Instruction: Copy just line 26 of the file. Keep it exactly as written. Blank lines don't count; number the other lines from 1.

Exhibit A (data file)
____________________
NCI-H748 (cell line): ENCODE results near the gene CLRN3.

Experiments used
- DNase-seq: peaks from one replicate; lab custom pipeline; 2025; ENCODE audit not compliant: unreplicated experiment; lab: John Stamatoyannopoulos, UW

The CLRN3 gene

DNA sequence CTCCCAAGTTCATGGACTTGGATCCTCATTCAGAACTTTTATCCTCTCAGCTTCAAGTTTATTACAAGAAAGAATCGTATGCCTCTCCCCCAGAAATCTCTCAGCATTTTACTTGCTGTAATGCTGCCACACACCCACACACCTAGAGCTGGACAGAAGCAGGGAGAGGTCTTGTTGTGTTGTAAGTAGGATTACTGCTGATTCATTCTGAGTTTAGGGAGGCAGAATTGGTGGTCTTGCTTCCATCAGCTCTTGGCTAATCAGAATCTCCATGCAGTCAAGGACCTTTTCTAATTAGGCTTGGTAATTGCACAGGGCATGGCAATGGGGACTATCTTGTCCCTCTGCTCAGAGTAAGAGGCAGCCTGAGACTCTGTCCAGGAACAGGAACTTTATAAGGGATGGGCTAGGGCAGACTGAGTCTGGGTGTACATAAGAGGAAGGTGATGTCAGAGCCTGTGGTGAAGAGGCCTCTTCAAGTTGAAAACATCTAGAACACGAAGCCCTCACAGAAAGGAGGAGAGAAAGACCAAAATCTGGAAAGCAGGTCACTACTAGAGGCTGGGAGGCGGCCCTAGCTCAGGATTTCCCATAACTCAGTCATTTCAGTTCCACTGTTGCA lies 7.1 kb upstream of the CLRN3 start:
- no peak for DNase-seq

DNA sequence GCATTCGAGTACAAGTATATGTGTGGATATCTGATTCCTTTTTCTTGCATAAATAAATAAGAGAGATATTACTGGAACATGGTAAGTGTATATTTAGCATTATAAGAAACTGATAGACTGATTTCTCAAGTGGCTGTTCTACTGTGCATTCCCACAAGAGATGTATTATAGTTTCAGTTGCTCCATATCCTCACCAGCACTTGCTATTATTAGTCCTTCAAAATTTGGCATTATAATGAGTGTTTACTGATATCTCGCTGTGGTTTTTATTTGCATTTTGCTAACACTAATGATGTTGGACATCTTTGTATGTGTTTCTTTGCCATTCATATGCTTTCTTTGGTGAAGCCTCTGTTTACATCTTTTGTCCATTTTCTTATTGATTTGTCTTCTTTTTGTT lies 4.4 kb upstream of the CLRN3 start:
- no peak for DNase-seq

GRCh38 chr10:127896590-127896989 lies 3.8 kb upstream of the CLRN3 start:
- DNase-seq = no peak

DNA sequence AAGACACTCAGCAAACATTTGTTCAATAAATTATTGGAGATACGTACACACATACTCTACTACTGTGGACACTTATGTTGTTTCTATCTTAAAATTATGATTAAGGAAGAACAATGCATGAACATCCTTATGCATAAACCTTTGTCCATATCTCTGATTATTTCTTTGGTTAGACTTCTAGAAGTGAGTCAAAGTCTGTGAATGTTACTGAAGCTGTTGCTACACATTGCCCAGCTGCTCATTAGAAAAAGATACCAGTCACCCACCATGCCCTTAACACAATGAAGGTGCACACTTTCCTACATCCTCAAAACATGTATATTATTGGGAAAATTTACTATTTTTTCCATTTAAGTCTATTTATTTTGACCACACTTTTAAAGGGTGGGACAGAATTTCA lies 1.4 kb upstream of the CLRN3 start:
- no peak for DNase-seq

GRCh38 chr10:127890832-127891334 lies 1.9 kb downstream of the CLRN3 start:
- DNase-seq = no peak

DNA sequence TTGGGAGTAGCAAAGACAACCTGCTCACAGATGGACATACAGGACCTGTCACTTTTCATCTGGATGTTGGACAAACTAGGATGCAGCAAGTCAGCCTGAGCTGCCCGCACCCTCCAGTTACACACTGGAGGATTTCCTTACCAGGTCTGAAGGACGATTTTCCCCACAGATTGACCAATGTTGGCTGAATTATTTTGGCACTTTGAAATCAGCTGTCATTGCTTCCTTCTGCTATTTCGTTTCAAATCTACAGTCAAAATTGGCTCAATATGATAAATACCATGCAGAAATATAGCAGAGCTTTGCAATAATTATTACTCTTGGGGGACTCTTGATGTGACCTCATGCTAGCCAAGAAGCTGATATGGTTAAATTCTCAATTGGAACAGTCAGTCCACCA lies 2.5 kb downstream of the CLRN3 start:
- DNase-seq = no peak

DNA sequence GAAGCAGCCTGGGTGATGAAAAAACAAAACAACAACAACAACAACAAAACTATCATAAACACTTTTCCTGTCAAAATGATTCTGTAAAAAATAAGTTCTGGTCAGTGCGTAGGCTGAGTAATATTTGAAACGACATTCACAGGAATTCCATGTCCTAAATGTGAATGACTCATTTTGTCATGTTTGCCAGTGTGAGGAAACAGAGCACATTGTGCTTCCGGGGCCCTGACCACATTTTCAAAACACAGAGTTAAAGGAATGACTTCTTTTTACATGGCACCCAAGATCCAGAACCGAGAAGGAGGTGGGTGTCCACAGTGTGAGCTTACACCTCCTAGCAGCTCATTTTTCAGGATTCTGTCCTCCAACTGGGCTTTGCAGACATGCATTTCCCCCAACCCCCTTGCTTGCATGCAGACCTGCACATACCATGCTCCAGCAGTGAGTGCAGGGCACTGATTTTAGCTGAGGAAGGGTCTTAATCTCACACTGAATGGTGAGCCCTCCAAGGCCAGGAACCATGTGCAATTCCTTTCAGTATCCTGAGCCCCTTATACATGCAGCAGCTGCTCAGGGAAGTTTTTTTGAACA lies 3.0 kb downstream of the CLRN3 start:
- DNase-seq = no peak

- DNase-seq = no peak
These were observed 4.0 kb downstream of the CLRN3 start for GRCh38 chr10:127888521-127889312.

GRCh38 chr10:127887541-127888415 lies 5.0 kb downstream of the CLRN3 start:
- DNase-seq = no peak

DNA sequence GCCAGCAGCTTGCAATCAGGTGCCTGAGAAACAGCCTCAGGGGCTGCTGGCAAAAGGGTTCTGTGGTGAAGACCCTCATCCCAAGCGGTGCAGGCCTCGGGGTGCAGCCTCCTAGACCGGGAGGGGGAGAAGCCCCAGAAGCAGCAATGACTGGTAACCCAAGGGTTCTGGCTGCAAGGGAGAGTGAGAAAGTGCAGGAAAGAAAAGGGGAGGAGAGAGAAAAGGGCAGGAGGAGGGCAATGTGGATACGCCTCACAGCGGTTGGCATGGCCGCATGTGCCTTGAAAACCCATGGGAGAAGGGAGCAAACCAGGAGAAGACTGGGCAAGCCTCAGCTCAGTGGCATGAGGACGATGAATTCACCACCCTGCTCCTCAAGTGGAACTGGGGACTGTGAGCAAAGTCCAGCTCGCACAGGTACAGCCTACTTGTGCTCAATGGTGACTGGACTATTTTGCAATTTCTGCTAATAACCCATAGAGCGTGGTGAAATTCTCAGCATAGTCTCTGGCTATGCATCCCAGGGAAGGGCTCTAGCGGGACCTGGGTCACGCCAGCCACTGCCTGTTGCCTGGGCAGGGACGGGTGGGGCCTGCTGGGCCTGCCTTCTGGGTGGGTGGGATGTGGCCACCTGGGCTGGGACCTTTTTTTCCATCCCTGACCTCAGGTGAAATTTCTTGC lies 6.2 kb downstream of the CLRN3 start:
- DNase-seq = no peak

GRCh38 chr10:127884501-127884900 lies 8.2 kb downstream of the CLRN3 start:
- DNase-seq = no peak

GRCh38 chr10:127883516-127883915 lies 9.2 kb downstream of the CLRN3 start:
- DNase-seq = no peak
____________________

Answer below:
- DNase-seq = no peak